After finally sorting my garage roof out, it was time to do some more Scottish coast walking. I had planned to do three days of walking, but in the end managed to combine my first days walk with the planned second into one long walk. I was also looking forward to trying out my new, much better camera, on the Scottish landscapes.
I set off from Shropshire in the early evening hoping to reach Fort William before pulling over and getting some sleep. I have found driving during the daylight hours and early evening until about midnight, then sleeping for 5 hours, gives me much better sleep. I still had 104 miles to go which I would quite easily do if I set off about 5:30 the following morning.
I drove and parked in Elgol and then set off on the 18 mile bike ride around to the A851 near Drumfearn. I hid the bike behind a mossy knoll and set off across a trackless boggy moor. I had opted to wear my ‘leaky’ boots, as I wanted to keep my good boots dry for tomorrows walk. Within 10 minutes my feet were wet! The good thing about wet feet is that your feet cannot get wetter! So when I came to Abhainn Ceann Loch Eiseoirt, which feeds into Loch Eishort, I simply walked across. The tide was well out so I was able to keep close to the shoreline and I made good progress over the kelp-covered rocks.
In less than an hour I reached the small hamlet of Heasta, situated at the end of a 5 mile road from Broadford. I continued past the few houses just as it started to rain. I managed to pick up an old ATV track, which I followed for a while, until it disappeared in a different direction to one I was going. I continued over the trackless open moor until I could look down on the ancient township of Boreraig. Boreraig was forcibly cleared by the agents of Lord MacDonald to make way for sheep in 1853. There were 22 households here, scattered about the low-lying land and but now covered in bracken.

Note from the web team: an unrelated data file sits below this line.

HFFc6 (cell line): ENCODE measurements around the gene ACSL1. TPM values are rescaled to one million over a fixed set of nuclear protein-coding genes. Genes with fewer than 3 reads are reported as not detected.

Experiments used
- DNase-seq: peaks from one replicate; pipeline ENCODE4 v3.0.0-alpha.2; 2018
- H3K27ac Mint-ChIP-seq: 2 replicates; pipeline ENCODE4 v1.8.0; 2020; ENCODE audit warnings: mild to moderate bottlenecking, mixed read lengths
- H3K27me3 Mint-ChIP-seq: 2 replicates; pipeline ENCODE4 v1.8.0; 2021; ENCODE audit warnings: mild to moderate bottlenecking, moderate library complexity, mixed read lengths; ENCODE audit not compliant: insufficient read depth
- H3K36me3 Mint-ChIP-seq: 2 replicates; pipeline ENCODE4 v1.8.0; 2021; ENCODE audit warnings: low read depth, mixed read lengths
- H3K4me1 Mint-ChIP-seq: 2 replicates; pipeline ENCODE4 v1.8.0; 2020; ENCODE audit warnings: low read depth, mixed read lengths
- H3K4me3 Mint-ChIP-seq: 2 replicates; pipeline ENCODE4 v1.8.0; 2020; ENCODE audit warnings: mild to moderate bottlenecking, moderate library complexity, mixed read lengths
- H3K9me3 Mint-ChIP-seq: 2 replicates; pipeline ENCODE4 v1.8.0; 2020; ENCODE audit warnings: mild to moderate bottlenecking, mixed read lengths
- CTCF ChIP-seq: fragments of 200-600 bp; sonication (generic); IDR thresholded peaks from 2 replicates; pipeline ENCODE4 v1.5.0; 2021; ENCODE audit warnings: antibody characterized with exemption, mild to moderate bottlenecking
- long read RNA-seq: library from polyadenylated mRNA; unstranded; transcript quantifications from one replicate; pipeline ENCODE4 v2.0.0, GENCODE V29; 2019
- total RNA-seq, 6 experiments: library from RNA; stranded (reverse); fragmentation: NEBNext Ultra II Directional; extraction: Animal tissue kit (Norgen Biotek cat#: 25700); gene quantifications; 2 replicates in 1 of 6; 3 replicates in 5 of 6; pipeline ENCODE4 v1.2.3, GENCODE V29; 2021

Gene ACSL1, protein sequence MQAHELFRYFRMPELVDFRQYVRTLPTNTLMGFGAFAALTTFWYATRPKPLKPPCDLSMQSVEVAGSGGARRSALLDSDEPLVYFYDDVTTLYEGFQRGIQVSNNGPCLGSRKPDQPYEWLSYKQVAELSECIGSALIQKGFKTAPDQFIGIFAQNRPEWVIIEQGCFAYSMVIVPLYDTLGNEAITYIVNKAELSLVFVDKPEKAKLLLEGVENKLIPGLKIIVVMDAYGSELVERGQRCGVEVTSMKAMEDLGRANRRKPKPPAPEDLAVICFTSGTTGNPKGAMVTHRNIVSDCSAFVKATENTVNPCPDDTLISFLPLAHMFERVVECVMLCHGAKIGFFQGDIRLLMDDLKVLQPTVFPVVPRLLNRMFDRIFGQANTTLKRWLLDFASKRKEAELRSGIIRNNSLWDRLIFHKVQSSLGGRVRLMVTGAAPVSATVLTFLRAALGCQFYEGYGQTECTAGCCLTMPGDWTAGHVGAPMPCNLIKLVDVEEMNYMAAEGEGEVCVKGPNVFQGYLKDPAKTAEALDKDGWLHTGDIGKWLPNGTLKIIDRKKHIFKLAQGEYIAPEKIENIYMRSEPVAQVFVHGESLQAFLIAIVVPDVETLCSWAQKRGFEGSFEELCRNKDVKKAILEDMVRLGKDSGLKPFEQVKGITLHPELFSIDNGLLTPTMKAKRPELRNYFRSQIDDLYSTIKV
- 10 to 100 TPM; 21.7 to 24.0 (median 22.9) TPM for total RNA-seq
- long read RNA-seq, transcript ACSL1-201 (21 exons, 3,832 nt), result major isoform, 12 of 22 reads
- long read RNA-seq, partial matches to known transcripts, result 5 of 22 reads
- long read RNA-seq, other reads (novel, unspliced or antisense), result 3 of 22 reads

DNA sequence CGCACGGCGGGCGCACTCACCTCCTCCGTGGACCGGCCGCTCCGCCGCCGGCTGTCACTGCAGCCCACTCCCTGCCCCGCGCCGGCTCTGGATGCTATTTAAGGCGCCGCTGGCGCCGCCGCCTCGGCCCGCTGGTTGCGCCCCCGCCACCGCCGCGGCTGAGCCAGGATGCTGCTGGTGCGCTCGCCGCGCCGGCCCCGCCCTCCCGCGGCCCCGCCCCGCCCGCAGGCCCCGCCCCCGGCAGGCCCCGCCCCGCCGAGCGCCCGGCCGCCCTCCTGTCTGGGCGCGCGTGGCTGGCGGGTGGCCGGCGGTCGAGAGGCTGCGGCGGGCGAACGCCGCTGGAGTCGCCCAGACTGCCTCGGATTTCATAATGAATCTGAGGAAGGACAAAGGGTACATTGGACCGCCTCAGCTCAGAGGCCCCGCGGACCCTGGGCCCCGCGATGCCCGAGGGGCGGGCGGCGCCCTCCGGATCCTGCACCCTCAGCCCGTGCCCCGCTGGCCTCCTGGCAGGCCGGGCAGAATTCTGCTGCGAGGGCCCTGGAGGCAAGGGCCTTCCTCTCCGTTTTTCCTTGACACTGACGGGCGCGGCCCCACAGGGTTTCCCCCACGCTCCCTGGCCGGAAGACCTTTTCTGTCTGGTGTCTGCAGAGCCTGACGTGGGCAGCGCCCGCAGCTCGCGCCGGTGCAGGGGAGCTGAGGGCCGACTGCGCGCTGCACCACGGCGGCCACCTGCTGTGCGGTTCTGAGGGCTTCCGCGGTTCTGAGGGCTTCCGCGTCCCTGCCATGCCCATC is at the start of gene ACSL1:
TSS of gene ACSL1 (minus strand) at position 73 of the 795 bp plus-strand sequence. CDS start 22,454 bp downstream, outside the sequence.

I managed to pick up the good footpath that draws many walkers to do a large circular walk linking Kilbride, Suisnish and Boreraig. The path runs blow the length of the impressive cliffs and crags of Creag an Daraich. As I walked along the path I noticed some movement on the shoreline rocks. It was an Otter. I quickly got my camera out and used the telephoto lens to get a remarkable close-up of the Otter. I tried getting closer, but it retired into the water and it was difficult to get any other shots. With my old camera it would have been impossible to get a decent photo.
I soon arrived at Suisnish, another village that suffered the same fate, at the same time as Boreraig. I picked up a good track which led me towards Torrin. As I admired the amazing views across to Bla Bheinn I noticed the underlying geology had changed and I was now walking over grey and white Limestone, or to be more precise the metamorphosed version of it – Marble. I had now left Loch Eishort and was heading towards the head of Loch Slapin, passing through the small scattered village of Torrin where I noted a small quarry, famous for its Torrin Marble.
I continued around Loch Slapin along the B8083, until I came to a turning for Drinan, which had a minor road running towards it. The road ran out and I continued along a good track, which eventually merged into another road which ran towards the small hamlet of Glasnakille. Another minor road led up the hill and continued for 2.5 miles towards my end point at Elgol. Elgol is the main village of the area and sits at the end of the Strathaird Peninsula. There were wonderful views to be had from its top car park out to the Small Isles and across Loch Scavaig towards The Black Cuillin.
NB: I also publish all my Scottish Blog entries on the excellent Scottish Hills website, I use the same narrative, but larger photos and a few extra ones. They can be found here:
Distance today = 24 miles
Total distance = 3,932 miles